Location: New York, NY
New York based ceramist Bebe Federmann and owner of SoulVesselDesigns is also an instructor at BKLYN clay in Brooklyn, Mud Sweat & Tears in Hell’s Kitchen and an Associate Artist at Brickhouse Ceramics on Long Island City. The artist collaborated with 5th26 on a few special pieces for the home, including teacups, vases and trays in sepia tones. The process took months of research and collaboration before finalizing each design.
Now that the collection is complete and campaign shot by Christian Larsen, we sit down with Bebe to learn more about her, what she thinks of ceramics in our modern age, and is chemistry really important? (pun intended).
1. How do you begin your day at the studio?
I usually start the day by getting my hands in some clay. I have a small studio space, so I am either working with clay or glazing. I usually don't do both on the same day, in an effort to keep my studio clean, and things from getting contaminated.
2. How did you become a ceramic artist?
One day I randomly walked into a bead shop with an idea to make a necklace, I saw a brochure for a local pottery studio, immediately left the store, and signed up for my first class. That was 19 years ago. I never would've thought that it could turn into a career, but within a few years I was the assistant manager at that same studio and taught classes. Things have just grown since then.
Photo: BKLYN Clay Studios.
3. Working with clay involves years of experience to develop technique. How long have you been working with clay and how did you develop your technique and style? Did you have a mentor or were you self-taught?
I have been working with clay for 19 years. My first teacher at a local studio was Randy Blume. She not only taught me everything I wanted to know, but also eventually made me her assistant. She encouraged me to take workshops, talk, and meet with other ceramic artists within the community, and to read everything I could get my hands on. This was before the days of the Internet when the only way to learn was hands-on, not by watching videos or periscope. I went to every workshop I could and was able to learn from some of the most well regarded artists in my field: Jack Troy, Nick Joerling, Michael Kline...the list goes on and on.
4. What do you find most challenging and rewarding about working with clay?
Clay is an amazing medium to work with. It is very forgiving and you are only limited by your own imagination. Firing your creations is a whole different story, and where most of the problems occur. My motto has always been, "the kiln has the final say". An error in firing can be devastating (it takes a lot of labor, and a lot of clay, to fill a whole kiln load), but sometimes things go better than expected and that is pure joy.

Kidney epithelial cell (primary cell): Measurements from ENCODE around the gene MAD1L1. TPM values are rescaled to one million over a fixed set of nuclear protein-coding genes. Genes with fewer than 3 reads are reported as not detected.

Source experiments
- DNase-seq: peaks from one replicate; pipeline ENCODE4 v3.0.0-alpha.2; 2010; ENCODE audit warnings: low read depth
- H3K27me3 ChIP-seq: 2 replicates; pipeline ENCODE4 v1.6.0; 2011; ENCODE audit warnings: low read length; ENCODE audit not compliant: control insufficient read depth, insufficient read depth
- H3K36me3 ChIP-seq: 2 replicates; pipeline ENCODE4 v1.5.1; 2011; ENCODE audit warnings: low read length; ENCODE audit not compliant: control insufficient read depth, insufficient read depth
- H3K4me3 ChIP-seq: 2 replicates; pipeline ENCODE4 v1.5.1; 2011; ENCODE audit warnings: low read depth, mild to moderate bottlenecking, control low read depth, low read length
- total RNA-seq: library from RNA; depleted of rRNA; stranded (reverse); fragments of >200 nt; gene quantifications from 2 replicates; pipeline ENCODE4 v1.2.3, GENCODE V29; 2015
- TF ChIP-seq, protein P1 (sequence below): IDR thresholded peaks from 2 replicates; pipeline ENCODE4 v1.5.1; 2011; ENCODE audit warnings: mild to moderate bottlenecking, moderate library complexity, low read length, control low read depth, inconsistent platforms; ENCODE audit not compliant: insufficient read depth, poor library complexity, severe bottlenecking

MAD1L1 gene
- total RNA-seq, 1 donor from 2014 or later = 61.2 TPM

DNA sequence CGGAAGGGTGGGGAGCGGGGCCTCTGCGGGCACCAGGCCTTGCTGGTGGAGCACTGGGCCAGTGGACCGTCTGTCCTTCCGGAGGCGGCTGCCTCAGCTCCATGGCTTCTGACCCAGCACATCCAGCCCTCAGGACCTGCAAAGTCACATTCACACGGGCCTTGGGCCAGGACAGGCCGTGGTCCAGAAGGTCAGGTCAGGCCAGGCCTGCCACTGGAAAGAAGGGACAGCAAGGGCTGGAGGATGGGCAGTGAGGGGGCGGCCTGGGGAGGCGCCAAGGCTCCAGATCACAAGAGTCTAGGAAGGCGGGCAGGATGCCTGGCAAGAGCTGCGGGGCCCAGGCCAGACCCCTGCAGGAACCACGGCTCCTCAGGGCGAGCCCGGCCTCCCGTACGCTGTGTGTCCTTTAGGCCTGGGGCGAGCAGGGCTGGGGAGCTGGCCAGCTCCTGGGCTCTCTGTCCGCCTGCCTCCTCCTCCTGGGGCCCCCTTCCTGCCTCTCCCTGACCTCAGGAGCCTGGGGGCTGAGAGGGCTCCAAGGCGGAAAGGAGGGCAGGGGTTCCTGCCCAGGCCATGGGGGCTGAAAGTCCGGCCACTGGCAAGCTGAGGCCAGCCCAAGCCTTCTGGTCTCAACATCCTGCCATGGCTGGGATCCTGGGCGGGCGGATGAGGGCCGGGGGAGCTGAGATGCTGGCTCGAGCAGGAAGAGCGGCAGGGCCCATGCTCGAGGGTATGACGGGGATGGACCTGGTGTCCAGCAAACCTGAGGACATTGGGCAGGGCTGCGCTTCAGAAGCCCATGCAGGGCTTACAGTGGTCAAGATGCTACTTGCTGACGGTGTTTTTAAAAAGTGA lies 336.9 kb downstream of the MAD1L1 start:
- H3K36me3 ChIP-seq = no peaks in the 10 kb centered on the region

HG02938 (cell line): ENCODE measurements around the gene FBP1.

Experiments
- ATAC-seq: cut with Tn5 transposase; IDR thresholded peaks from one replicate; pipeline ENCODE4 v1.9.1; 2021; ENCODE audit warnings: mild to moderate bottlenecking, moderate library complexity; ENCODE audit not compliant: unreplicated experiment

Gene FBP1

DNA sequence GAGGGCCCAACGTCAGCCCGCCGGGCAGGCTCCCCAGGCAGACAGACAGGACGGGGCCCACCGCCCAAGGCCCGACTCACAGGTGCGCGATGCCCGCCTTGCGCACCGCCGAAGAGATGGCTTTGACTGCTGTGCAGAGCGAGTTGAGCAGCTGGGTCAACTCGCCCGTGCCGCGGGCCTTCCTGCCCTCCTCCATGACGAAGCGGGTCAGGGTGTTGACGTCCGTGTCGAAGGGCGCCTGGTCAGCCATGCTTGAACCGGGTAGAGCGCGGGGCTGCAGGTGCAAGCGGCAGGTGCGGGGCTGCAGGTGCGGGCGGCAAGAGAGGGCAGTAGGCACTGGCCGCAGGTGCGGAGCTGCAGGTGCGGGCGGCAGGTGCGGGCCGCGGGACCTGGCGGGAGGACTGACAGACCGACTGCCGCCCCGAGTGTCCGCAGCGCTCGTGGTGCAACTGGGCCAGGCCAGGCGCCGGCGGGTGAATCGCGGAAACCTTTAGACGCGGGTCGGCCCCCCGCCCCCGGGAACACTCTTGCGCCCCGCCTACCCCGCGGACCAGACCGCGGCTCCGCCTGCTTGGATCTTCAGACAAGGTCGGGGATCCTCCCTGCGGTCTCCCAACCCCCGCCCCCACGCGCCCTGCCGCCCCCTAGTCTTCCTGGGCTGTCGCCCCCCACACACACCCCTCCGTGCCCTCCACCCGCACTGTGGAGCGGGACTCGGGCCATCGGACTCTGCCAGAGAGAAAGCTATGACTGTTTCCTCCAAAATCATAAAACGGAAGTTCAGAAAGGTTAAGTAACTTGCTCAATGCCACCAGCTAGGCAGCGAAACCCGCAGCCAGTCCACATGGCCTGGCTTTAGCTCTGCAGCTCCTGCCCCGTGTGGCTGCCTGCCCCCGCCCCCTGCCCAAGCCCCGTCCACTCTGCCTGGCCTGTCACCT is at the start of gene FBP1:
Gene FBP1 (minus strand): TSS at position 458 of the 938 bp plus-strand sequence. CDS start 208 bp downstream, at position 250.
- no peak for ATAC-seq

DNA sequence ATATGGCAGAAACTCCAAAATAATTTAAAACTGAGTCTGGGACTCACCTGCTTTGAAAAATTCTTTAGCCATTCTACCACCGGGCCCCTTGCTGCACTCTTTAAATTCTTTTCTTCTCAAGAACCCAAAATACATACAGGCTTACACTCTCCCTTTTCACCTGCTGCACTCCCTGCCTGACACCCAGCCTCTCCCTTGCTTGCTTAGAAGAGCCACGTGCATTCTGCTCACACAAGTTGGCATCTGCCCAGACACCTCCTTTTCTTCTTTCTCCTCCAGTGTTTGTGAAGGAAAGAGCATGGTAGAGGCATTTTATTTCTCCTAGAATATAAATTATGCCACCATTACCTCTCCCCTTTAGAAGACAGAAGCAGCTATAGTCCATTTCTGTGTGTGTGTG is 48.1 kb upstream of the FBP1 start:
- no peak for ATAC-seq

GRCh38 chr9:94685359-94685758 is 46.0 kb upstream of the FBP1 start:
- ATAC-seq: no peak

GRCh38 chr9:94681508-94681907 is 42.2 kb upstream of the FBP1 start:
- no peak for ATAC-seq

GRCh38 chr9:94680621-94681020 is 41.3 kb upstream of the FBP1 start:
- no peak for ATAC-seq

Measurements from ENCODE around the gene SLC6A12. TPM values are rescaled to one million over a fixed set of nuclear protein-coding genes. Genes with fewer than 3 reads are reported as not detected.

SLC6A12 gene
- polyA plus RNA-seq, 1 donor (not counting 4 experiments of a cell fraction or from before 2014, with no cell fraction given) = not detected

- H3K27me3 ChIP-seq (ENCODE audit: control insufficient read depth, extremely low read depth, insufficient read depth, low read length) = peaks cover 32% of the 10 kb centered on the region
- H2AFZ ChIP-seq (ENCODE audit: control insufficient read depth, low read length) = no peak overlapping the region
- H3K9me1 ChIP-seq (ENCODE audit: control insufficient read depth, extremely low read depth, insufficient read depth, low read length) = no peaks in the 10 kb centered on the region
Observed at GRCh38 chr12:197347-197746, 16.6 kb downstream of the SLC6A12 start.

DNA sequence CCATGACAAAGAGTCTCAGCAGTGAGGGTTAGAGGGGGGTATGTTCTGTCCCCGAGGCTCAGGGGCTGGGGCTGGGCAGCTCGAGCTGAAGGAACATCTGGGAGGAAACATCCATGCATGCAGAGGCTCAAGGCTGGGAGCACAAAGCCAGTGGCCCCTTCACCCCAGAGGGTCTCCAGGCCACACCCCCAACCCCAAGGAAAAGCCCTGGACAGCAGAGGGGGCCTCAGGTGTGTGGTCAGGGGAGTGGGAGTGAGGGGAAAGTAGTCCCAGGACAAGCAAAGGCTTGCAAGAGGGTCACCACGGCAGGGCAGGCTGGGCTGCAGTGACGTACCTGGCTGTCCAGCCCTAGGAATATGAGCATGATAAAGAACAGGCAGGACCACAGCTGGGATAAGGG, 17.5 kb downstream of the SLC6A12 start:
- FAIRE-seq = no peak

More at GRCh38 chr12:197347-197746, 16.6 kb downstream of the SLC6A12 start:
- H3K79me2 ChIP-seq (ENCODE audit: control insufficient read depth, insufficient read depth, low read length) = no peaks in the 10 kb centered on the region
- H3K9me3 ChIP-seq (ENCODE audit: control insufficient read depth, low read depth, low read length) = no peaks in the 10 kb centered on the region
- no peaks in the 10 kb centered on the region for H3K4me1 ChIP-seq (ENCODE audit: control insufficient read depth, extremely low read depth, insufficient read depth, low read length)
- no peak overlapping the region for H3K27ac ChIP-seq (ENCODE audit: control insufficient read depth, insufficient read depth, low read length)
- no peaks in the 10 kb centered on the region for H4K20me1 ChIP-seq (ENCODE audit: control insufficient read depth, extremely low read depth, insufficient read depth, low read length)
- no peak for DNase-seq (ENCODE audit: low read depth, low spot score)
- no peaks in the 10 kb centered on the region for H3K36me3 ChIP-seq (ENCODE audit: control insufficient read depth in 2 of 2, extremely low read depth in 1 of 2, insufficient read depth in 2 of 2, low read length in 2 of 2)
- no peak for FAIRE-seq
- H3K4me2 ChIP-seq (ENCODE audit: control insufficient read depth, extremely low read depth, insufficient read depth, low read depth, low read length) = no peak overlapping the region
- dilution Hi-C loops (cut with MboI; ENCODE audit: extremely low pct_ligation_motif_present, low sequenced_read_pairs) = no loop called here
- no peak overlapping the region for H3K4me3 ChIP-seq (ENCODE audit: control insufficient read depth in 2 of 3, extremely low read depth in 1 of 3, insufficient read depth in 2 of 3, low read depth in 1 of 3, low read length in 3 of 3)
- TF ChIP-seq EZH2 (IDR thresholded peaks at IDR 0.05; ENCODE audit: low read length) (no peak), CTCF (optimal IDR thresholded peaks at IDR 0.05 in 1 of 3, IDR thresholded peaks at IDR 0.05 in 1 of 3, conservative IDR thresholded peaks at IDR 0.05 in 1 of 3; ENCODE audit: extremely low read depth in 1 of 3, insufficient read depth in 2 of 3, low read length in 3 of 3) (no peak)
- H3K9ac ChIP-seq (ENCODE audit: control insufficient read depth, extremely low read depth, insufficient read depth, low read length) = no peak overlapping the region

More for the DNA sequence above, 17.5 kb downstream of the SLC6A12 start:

Unloading a kiln and seeing finished pieces for the first time is always exciting, no matter how many times you do it!
5. You develop and mix your own glazes. Can you tell us how the process works? Are some colors more difficult than others?
What most people don't realize is that there is a lot of chemistry involved in the glazing making process. You need to know how each ingredient will respond to heat, atmosphere, and the other ingredients. Commercial glazes are very popular these days since they are already formulated perfectly for specific firing techniques, but to me that’s cheating. I think that learning about glazes and learning about different firing techniques is part of the process. I also think there is a little bit of mad scientist and pyromaniac mixed in with being a potter.
Glaze trials for 5th26.
6. What inspires your work?
I'm inspired by the things I see everyday and by history; Japanese ceramics in particular. There has always been such a respect for the clay and the craft of pottery making.
7. How was your collaboration with 5th26 different from other collaborations you’ve worked on in the past?
When I've worked on other collaborations I've usually felt like I was given a specific project, without as much room for creativity. Working with Brandon was a true collaboration, where both our ideas and dialog continually lead us in new directions with the project. This was the first project of its kind I've worked on, and the most fulfilling.
8. As an experienced artist, what do you think about the current breadth of work out there today?
This is an exciting time for ceramics, with social media having a tremendous effect on the popularity of handmade objects. Sometimes I think this trend is more focused on design and less on craftsmanship. When I was first learning ceramics I was taught to focus first on my technique, then once it was mastered, to find my own unique voice. The modern world sometimes works in reverse, where artists are designing objects based on trends rather than through mastery of their craft.
9. You live and work in New York City. What do you love most and least about it?
I love the energy of the city! A couple of years ago I started splitting my time between Brooklyn and Long Island. Having a studio in the suburbs allows for greater creativity with glazing and firing, where you need more space, and better ventilation. I love having both a "country" life and a "city" life. There’s nothing quite like escaping an urban environment every once in awhile, and just sitting and watching the ocean waves.